5 money exchange scams to avoid on your holiday
19 Mar 2019

5 money exchange scams to avoid on your holiday

Conventional wisdom says to bring along enough money for your trip. But sometimes, your best estimates fail, and you need to exchange currency abroad.

What are the travel precautions to take? Here are five red flags of dishonest money changers:

1. They offer zero percent commission

While many money changers boast that they are “commission free” or charge “zero percent commission”, it often means nothing at all. This is because money changers make their money from the spread, which is the difference between their cost price and the rate that they charge you.

For example, you want to change US$100. The ‘live’ conversation rate is USD 1 = SGD 1.43, and the money changer might quote you a rate of USD 1 = SGD 1.47. They would earn S$4 from the transaction.

Honest money changers charge a reasonable spread, while the sneaky ones boast about being commission-free, but charge you a higher spread.

TIP: Compare these commission-free rates with the ‘live’ rates on your digibank app or the POSB website.

2. Their calculators are rigged

Most people don’t bother to check the money changer’s calculations. This makes it easy for the sneaky ones to cheat you, especially when dealing with large denominations.

For example, by using the ‘Memory Recall’ function instead of = , a scammer can make any desired amount appear on the screen. So, don’t trust the numbers blindly just because you saw them being punched in.

TIP: Double check the numbers using the calculator on your own smartphone.

3. They distract you and double-count your money

This is the oldest form of money exchange scam and relies on a combination of fast-talk and faster-hands. You’re most likely to encounter the “money shuffle” scammer among the back-alley money changers, such as small souvenir shops or convenience stores that double as money changers.

What may happen is their accomplices make small talk while the money changer counts piles of small notes. They excuse their lack of large denominations due to their being “a small business”. While you’re distracted, they sneakily move the notes around and double-count them.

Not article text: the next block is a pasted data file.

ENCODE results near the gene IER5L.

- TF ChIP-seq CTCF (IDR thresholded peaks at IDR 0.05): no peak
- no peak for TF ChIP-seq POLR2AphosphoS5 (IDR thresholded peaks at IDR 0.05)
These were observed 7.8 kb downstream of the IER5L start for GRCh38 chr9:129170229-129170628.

TIP: Always re-count the money yourself, especially if you feel that you have been distracted. Alternatively, leave and find another money changer.

4. They use unsuspecting tourists to circulate fake currency

Because you’re not familiar with the colour, size, and feel of the real notes, that makes you a big target compared to the locals.

TIP: Corrupt taxi drivers and fraudulent money changers are the two most common ways to circulate fake currency.

The standard tactic of such money changers is for someone to intercept you, promising a better exchange rate just as you’re about to change your currency. Any of these could happen if you accept the stranger’s offer:

  • The scammer mixes in lookalike notes from a worthless currency;
  • The scammer replaces the big denomination notes with colour copies;
  • The scammer includes notes that do not exist, and tells you it is newly issued, e.g. a US$500 note even though there is no denomination above US$100 in US currency.

You lose money from these scams. Even worse, they could get you into serious trouble with the law! You can be arrested or fined when you unknowingly try to use the fake notes.

TIP: Always familiarise yourself with a country’s currency before travelling. If you’re offered a deal that’s too good to be true, it probably is. Walk away.

5. They “accidentally” give you the wrong rate

Some money changers will quote one rate but give you another. For instance, when they “accidentally” confuse the buy and sell rates. This scam often happens when there are long lines. In the rush, you are more likely to gather up your money quickly without bothering to check.

When you exchange S$ for US$ for example, you are buying US$. As such, look for their selling price under the “we sell” column on the money changer’s board.

TIP: Work out the amount you expect to get using your phone’s calculator. If you haven’t checked the money, always be sure to keep the receipt.

That’s so troublesome!

If this is too troublesome, consider handling money digitally. You dodge the currency exchange scams, and avoid being a target for robbery.

The safest ways to exchange money are through your bank. Just remember to activate your card for overseas purchases! Furthermore, if you have a debit card that is linked to a foreign currency wallet such as the My Account, you may even be able purchase items with no foreign exchange fees.

But if you need foreign currency now, use the five tips above to spot the dishonest money changers and avoid being “eaten” on your holiday!

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